A 2011 Institute of Medicine report revealed alarming data that the poorest of the poor in the United States are disproportionally affected by a host of infectious diseases that preferentially infect those in low-income and middle-income countries. The groups most likely to be afflicted by neglected infections of poverty include minorities; single-family, low-income households; racially segmented cities; the American South; and other groups that live along the fault lines of society. These fault lines within society have deep historical roots in the power relations of class, gender, and race. Our social institutions – political, economic, cultural, religious, and legal – reinforce these unequal power relations.
“Of all the forms of inequality, injustice in health care is the most shocking and inhumane,”
Martin Luther King, Jr. once noted. Health disparities are also one of the most lethal forms of inequity.
As money is filtered into efforts to create antibiotics for infectious diseases, it is astonishing that money is not equally as filtered into resources dedicated to building a more “just” society. These resources would result in society where diseases of poverty do not disproportionately affect the poor. In commenting on how to treat and prevent the spread of Ebola, for example, infectious disease specialist Paul Farmer notes that,
“the only formula we’ve come up with is the following: you can’t stop Ebola without staff, stuff, space and systems.”
A new class of antibiotics is exciting news, but that feeling must be tempered. Unless the world stumbles upon another golden age of antibiotic discovery, one new antibiotic will only buy us time in the fight against the ever-evolving microbes that surround us.
At this point in history, scientific advancement, while very important, is not the real issue in this fight for health. The real issue is that infectious diseases are diseases of poverty. The real issue is that new antibiotics alone will not save us from these diseases, but social solutions just might.
It is far easier and less expensive to fund research into novel drug discovery than it is to develop a society in which everyone has equal and affordable access to quality care. Perverse incentives can inhibit the organization and funding of a public health system that is able to educate, prevent, and treat infectious diseases that primarily infect the marginalized of society. Such excitement concerning the discovery of a single drug without a willingness to make more difficult investments reveals our failure to truly understand how bacteria and viruses actually work.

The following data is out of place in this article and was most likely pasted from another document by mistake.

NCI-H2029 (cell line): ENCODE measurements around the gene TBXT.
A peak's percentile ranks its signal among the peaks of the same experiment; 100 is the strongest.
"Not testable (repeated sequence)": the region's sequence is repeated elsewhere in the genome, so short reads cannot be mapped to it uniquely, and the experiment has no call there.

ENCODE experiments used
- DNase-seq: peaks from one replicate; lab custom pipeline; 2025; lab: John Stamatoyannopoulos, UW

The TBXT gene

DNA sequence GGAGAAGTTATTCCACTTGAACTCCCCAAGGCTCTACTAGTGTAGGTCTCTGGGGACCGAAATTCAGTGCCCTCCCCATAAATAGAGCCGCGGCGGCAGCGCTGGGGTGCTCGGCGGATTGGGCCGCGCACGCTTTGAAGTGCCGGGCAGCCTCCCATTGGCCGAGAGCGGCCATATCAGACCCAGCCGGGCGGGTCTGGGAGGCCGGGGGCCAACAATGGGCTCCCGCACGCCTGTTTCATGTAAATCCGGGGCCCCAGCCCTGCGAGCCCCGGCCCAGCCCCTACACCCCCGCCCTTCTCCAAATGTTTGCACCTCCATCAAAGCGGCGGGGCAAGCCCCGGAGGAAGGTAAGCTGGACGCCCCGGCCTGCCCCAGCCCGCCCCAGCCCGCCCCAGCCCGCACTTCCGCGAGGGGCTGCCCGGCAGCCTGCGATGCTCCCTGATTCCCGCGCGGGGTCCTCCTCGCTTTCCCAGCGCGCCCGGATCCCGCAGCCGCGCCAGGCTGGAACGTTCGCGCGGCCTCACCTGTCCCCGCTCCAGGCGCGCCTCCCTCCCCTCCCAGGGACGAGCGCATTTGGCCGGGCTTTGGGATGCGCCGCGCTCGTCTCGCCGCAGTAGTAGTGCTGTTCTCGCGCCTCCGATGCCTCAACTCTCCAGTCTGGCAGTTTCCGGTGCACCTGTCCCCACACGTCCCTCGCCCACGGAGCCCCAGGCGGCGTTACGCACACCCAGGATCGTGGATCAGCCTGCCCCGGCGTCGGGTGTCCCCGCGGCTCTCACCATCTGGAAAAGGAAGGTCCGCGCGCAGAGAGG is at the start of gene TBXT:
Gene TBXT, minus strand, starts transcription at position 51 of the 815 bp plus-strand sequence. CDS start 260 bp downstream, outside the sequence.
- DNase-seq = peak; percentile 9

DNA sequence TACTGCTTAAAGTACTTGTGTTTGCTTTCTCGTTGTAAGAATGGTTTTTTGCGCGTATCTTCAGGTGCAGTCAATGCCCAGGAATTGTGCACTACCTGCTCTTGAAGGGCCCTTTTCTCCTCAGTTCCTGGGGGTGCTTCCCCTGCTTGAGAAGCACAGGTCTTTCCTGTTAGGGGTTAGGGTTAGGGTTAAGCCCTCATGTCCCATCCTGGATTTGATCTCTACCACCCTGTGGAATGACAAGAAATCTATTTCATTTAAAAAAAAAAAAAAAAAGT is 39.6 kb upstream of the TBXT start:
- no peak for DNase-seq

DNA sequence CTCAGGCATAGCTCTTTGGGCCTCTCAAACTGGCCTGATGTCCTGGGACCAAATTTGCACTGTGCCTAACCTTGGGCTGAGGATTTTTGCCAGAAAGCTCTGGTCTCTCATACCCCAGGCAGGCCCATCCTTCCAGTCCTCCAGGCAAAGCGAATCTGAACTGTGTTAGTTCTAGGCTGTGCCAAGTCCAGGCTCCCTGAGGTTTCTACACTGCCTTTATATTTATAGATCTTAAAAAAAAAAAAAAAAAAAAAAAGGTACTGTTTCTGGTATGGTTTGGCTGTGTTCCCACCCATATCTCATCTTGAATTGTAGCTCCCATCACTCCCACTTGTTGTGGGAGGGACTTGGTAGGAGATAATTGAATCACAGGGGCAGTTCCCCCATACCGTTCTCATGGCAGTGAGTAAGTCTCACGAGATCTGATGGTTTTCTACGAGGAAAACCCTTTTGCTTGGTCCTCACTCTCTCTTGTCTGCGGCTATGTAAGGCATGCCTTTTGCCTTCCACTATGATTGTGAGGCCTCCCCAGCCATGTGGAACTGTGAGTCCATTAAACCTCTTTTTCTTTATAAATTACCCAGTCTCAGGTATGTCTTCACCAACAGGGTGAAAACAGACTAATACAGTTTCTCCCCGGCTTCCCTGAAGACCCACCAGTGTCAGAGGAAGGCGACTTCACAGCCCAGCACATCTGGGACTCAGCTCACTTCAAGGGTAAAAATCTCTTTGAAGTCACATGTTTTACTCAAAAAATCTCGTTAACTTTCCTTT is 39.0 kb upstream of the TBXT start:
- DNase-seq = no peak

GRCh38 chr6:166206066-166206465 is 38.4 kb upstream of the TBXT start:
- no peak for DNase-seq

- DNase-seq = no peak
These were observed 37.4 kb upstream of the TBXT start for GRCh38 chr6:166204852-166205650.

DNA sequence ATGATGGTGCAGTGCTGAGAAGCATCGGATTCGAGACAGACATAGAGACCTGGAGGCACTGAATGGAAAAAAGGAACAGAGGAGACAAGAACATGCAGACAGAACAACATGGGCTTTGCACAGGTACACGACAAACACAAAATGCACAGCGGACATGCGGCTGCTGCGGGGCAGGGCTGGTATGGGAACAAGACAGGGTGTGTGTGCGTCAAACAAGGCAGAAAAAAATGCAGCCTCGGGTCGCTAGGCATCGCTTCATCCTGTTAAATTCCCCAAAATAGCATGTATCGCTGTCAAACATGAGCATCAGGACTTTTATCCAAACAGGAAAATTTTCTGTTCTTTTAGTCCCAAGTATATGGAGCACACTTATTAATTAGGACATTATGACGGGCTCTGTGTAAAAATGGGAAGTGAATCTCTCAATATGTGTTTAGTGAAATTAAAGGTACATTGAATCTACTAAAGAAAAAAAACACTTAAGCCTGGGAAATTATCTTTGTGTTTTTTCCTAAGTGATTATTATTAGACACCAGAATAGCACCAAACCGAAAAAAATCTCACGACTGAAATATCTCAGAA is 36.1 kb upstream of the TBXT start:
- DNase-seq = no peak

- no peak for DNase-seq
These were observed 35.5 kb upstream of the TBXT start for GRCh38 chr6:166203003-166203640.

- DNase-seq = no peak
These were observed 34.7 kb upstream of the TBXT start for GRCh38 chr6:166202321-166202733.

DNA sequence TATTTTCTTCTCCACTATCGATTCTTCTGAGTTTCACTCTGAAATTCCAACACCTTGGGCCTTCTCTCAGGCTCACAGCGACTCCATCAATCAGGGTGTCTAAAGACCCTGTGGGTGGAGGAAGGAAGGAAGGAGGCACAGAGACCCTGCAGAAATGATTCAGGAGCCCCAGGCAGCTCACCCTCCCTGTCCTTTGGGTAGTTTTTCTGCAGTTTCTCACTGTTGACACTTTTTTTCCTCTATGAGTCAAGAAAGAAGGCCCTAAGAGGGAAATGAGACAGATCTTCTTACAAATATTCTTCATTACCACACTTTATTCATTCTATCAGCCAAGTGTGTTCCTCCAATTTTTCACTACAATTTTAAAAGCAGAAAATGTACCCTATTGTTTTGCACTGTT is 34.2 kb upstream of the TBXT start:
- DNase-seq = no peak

Alexander Chaitoff studied microbiology and political science at The Ohio State University before receiving his MPH as a 2013 Marshall Scholar. Interested in the nexus of scientific and social determinants of health, he has worked and researched for a variety of organizations including the Department of Health and Human Services, the National Health Service, and in 2010 co-founded the 501(c)3 nonprofit research organization the Pure Water Access Project, Inc. He is currently a medical student at the Cleveland Clinic Lerner College of Medicine.
Joshua Niforatos is a medical student at Cleveland Clinic Lerner College of Medicine. Prior to attending medical school, he earned bachelor degrees in both cultural anthropology and biology at University of New Mexico. He then went on to earn a Master of Theological Studies at Boston University School of Theology where he studied theology, anthropology, and ritual. Interested in the intersection of liberation theology and social determinants of health, and reflecting on his public health experience working with immigrants at risk for Type II diabetes in New Mexico, he is a co-founder of a student chapter of Physicians for a National Health Program at Case Western Reserve University.
Image source: Holt JB. The topography of poverty in the United States: a spatial analysis using county-level data from the Community Health Status Indicators project. Prev Chronic Dis 2007;4(4). http://www.cdc.gov/pcd/issues/2007/
oct/07_0091.htm. Accessed 21 January, 2015.